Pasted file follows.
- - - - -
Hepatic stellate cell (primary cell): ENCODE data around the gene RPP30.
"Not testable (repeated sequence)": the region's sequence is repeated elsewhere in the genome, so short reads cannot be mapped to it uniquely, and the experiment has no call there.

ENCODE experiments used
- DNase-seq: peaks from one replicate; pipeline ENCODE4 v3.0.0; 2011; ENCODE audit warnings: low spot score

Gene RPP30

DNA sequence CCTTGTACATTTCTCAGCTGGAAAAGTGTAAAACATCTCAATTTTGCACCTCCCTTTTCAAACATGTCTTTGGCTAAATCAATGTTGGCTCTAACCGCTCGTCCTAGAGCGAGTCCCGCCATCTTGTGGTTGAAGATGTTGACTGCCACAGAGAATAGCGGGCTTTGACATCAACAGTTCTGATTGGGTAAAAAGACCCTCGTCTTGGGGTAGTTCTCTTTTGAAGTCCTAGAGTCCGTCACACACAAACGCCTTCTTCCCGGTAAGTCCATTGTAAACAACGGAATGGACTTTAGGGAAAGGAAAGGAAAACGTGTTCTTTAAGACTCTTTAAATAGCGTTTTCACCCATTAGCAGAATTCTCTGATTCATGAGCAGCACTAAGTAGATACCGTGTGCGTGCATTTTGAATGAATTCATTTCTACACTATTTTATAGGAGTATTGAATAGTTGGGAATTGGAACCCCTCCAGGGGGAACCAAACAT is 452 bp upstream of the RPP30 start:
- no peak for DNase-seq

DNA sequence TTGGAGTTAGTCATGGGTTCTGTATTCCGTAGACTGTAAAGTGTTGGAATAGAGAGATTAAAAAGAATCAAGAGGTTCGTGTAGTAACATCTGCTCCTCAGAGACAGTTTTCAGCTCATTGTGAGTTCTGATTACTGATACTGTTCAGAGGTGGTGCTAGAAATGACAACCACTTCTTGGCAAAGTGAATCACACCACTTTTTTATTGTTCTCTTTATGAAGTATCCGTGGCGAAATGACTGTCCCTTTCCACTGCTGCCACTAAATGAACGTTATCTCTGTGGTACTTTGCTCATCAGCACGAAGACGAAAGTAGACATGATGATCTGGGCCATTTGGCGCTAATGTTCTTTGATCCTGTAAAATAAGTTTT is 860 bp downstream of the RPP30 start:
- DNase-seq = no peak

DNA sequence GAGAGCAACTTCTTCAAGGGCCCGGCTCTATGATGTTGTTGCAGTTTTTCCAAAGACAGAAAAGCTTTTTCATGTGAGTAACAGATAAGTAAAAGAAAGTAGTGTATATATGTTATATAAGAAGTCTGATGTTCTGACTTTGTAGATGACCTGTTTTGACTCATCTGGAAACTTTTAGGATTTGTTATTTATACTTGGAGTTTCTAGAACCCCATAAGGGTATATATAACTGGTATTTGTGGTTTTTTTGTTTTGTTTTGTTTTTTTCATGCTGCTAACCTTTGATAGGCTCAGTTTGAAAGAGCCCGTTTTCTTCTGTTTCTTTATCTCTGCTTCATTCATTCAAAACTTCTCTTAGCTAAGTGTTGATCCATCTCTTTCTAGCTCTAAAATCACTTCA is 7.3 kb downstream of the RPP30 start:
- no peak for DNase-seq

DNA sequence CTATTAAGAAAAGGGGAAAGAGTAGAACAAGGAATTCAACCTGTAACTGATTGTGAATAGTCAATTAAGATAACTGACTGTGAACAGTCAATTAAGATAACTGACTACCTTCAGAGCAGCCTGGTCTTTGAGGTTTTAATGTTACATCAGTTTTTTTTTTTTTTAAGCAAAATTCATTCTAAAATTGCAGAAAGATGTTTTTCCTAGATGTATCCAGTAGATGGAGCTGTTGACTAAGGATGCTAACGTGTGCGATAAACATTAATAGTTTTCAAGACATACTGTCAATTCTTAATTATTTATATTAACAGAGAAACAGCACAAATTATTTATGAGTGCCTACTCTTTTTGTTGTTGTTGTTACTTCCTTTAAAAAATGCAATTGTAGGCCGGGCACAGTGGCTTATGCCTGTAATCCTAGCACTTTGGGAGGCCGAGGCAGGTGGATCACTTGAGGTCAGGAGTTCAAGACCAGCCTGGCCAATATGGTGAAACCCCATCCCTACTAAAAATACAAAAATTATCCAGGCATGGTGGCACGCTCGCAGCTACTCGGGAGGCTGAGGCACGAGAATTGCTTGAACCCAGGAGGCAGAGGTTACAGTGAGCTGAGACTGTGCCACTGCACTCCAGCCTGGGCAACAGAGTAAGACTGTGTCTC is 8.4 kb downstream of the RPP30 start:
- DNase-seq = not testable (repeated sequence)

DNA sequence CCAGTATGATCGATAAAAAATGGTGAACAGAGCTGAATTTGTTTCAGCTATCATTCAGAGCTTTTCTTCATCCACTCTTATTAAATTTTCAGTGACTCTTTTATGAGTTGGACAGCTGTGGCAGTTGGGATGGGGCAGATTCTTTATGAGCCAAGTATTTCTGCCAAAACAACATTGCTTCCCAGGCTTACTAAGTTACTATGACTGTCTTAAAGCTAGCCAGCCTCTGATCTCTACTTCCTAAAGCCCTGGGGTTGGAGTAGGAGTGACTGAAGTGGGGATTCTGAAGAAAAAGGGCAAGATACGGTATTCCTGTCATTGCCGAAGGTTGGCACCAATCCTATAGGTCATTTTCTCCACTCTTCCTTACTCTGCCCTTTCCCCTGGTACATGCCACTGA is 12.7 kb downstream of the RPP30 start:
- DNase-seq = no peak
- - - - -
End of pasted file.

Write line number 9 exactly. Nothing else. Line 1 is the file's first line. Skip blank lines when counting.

- DNase-seq = no peak